The Break-In (2016) Review

Just when you think found footage is dead, someone comes along just in time to inject some much needed life into the weakened genre. Although the Break-In may not deliver the most original story, a clever screenplay, intelligent building of tension and a convincing cast manage to give the audience something to get excited about.

The Break-In follows a recently engaged couple as they become increasingly stressed when a string of burglaries plague their neighbourhood. After installing a security system and documenting their day to day activity, it soon becomes apparent they might not be as safe as they thought.

Heavily influenced by ‘Paranormal Activity’ and the resulting franchise, Director Justin Doescher clearly knows a little about the found footage genre. His use of cameras and the techniques he adopts provide a level of professionalism often unseen at the independent level. The balance of security and found footage is effective at setting the scene while using minimal number of sets. Although Doescher’s direction isn’t ground-breaking by any means, by thinking outside the box and using the iPhone 6, he’s produced a low cost film in remarkably high quality.  Further to this, his attention to detail (ie character development, interaction etc) keeps the story on track while at the same time wrapping up some of the more clichéd issues that other thrillers usually suffer from.

As ever there’s always a level of predictability within this genre. The big plot twist at the end may not come to a shock to all but the build-up of tension for the finale is more than enough to keep you interested. Although, the pace seems to slow down around the middle, strong character development in the first half does just enough to carry the audience to the interesting climax.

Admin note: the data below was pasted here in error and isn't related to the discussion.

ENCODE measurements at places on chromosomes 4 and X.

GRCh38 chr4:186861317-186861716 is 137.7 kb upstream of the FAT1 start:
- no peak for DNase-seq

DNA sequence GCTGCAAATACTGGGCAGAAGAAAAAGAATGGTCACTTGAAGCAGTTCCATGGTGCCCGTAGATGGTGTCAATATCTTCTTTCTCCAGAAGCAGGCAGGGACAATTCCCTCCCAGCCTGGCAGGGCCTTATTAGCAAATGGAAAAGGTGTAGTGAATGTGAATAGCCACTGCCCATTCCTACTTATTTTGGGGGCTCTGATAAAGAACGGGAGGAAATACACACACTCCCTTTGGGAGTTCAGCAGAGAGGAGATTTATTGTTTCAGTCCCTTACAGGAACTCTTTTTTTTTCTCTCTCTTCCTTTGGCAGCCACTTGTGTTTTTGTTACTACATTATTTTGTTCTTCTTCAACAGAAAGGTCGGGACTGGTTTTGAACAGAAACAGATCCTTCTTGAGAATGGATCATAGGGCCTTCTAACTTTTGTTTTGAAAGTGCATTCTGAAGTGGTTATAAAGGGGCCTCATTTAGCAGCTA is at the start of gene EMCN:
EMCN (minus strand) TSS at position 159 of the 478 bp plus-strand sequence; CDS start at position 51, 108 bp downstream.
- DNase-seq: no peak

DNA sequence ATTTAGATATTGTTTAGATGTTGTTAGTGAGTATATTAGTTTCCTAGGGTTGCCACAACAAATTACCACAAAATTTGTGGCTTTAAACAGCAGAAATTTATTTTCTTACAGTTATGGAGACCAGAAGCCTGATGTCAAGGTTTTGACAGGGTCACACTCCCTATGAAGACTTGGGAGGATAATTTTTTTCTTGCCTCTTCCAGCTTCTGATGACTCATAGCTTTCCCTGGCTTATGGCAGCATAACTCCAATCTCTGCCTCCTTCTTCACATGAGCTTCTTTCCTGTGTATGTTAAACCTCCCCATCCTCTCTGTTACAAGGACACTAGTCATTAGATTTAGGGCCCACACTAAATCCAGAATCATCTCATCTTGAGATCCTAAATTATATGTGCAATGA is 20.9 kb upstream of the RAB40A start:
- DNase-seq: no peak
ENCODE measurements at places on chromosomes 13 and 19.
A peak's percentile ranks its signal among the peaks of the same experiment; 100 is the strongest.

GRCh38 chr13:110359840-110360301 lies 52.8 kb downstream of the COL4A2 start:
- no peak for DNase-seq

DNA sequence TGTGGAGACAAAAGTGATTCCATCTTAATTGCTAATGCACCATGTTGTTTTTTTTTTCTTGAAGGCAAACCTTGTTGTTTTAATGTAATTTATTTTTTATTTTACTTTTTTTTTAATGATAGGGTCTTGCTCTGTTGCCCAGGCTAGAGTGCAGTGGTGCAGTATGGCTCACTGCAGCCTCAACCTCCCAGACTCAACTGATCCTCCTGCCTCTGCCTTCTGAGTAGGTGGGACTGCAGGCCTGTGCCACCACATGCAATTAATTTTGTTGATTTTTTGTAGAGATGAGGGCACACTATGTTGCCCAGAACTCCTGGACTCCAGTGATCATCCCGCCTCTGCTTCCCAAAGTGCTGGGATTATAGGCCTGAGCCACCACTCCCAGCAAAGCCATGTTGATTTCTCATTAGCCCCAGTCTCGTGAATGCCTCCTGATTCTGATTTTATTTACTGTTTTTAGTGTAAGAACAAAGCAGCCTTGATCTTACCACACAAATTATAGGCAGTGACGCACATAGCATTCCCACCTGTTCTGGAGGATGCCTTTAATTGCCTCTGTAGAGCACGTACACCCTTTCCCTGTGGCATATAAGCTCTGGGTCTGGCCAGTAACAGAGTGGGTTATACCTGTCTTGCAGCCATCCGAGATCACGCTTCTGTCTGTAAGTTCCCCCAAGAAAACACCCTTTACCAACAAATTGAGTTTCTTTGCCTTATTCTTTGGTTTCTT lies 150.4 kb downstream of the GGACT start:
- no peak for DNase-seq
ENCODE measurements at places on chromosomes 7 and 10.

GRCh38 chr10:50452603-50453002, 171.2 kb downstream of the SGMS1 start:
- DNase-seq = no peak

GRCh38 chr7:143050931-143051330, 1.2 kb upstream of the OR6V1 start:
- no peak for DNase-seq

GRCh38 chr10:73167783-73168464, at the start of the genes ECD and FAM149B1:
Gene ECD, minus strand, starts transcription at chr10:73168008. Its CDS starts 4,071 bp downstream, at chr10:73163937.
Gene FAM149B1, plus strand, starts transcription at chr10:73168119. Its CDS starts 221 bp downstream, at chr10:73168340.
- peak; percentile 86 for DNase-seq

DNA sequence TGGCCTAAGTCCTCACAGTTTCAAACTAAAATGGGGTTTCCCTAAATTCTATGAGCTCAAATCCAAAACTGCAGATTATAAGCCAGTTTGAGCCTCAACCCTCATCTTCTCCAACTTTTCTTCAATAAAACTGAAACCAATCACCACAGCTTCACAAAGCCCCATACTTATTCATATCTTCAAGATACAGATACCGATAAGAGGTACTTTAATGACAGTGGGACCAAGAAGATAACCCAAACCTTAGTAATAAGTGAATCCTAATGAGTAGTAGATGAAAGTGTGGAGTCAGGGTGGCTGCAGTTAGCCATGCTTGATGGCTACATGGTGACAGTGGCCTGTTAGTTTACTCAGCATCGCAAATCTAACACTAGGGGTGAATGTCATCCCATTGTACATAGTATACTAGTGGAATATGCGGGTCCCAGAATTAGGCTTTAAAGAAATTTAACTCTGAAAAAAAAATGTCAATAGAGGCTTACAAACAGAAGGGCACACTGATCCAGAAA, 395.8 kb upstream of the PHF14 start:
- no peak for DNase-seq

A key strength to a horror/thriller is to have an unknown cast that can still perform when needed – something that ‘The Break-In’ benefits from throughout. Having a relatively unknown ensemble at front and centre provides a sense of realism that a well-known face so often fails to achieve. The lead actors Justin Doescher and Maggie Binkley are incredibly convincing as a couple while supporting cast Juan Pablo Veiza and Melissa Merry round off the group nicely. It’s nice to see there’s no missing link to take away from what’s happening on screen.

Overall, The Break-In is one of the more standout low-budget productions. Even though it’s made by an inexperienced director, its clever direction helps cover some of the more amateurish moments. As mentioned above, the story doesn’t necessarily reinvent the wheel but as a standalone picture it’s head and shoulders above some of Hollywood’s high profile films within the same genre. As it stands, it would be nice to see this released onto some cinema screens.

You can watch The Break-In at Vimeo – https://vimeo.com/ondemand/thebreakinmovie

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